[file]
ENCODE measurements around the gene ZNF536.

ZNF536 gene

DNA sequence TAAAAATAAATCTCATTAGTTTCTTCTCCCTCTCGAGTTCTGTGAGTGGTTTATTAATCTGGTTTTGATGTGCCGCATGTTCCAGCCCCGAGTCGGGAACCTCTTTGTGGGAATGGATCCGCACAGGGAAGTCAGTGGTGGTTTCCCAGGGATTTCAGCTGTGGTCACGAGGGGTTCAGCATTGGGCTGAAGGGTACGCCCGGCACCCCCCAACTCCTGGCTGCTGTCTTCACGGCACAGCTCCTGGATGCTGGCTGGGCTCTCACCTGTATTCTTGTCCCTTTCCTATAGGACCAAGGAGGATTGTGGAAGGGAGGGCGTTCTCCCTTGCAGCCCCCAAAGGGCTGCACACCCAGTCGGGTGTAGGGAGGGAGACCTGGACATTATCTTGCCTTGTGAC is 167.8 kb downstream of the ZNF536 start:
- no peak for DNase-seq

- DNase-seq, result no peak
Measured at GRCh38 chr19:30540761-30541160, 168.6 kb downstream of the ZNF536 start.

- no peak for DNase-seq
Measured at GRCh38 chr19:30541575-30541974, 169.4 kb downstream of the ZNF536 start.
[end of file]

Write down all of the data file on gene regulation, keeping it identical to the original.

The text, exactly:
ENCODE measurements around the gene ZNF536.

ZNF536 gene

DNA sequence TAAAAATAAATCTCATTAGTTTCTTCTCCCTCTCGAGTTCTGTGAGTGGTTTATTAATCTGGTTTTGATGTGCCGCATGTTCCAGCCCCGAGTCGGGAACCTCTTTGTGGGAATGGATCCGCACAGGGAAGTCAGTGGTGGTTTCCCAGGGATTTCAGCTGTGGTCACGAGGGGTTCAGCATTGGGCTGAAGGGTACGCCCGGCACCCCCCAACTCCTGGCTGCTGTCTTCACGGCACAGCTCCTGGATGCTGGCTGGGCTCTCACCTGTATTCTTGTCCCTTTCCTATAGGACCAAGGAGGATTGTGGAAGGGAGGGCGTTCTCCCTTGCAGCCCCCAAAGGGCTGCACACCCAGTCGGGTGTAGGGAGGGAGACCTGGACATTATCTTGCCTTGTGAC is 167.8 kb downstream of the ZNF536 start:
- no peak for DNase-seq

- DNase-seq, result no peak
Measured at GRCh38 chr19:30540761-30541160, 168.6 kb downstream of the ZNF536 start.

- no peak for DNase-seq
Measured at GRCh38 chr19:30541575-30541974, 169.4 kb downstream of the ZNF536 start.